Teens Help Harvest 10,000 lbs of Fresh Vegetables for Local Food Bank
I met an incredible group of young people this summer. Area middle and high school students and students from The Faison School for Autism who were toiling in the summer heat at Lewis Ginter Botanical Garden. They were helping to plant and harvest almost 10,000 lbs of fresh vegetables to feed children and the elderly.
Watch this Science Matters video to find out why they care and why it matters to FeedMore.
Lewis Ginter Botanical Garden has both long and short term Youth Volunteer Opportunities for teenagers to give back to their community. If you want to get involved at the Garden check out the Volunteer section of their website.
This year, teen volunteers worked in Lewis Ginter's quarter of an acre Community Kitchen garden to plant and harvest hundreds of vegetables and herbs for FeedMore, Central Virginia's Food Bank. They delivered pounds of squash, sweet potatoes, tomatoes (and more tomatoes), basil, dill, cucumbers, Swiss chard, bell peppers, eggplant and watermelons to be included in meals for Feed More’s Kids Café program and Meals on Wheels. Gayle Haglund, FeedMore's Chief Philanthropy Officer describes the importance of their work as “kids helping kids, grandparents, and great grandparents - which is about as great as it gets!"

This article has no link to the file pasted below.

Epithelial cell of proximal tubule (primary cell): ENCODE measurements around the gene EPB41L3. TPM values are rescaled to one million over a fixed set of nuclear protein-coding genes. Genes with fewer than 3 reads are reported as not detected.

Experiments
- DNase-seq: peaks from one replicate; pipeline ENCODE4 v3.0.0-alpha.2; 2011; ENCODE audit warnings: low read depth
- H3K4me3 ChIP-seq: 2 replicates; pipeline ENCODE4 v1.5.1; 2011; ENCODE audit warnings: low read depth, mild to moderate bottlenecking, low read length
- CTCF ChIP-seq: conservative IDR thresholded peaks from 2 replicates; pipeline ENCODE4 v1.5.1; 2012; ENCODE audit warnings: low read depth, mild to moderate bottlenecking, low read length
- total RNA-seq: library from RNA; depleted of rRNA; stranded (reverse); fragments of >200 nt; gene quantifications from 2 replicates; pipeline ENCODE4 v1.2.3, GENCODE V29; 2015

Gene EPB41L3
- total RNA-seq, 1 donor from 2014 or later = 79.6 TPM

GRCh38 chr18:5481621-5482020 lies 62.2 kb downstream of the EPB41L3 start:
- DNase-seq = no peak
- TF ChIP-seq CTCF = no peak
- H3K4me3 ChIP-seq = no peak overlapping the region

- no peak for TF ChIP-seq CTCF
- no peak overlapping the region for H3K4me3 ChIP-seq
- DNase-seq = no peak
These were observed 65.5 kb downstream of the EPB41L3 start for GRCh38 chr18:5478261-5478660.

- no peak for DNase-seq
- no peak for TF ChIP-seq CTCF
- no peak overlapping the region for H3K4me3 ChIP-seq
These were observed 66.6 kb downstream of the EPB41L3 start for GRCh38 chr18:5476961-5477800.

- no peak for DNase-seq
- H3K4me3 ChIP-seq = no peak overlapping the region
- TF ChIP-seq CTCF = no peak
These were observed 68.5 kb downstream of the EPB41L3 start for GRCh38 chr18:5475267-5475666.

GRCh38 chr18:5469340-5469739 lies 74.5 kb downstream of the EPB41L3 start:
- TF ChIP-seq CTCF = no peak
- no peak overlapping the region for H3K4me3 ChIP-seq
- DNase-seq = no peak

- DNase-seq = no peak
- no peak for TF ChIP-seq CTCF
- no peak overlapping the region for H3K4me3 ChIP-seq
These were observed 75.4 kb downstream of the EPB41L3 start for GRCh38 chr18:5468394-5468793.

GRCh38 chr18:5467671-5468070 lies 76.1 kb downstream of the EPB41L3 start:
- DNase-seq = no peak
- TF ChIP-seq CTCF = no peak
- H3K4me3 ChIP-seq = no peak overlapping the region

According to Casey Hues, FeedMore's Chef and Food Production Manager, "a lot of fresh food goes into the 2-3,000 Kids Meals we provide a day. It takes 350 lbs. of fresh produce to make one side item for the Kid's program." Thanks to these dedicated volunteers many children in our area enjoyed produce cultivated and delivered with lots of care.
Why is this something a teenager likes to do?
Volunteers Patrick Garrett and Halle Duffie explained they enjoy being outside and helping their community. They know that helping others to have fresh, local food is a great way to give back and have fun in the summer. What else is added to make this a perfect summer formula? Not only are they doing important work, they are also using the garden as a fertile learning lab.
Erin Wright, an educator at Lewis Ginter who works with youth volunteers, shares that “there are so many things to learn in a garden: how to plant and harvest, about pest control and soil health, and about food systems and nutrition.” I really like the fact that the students also gain practical work experience and explore career options.
I’d like to applaud these young volunteers for all of their hard work and encourage others to join them in the program. What better way to spend your time than getting to know your local botanical garden and helping others to have fresh food?
And by the way- parents and grandparents – there are opportunities for you to volunteer as well. Give it a try - go and grow!
For more information- Volunteers/Children’s Garden section of Lewis Ginter Botanical Garden’s website.
Find out how you can help feed our community at FeedMore.
Article by Debbie Mickle, Science Matters Project Manager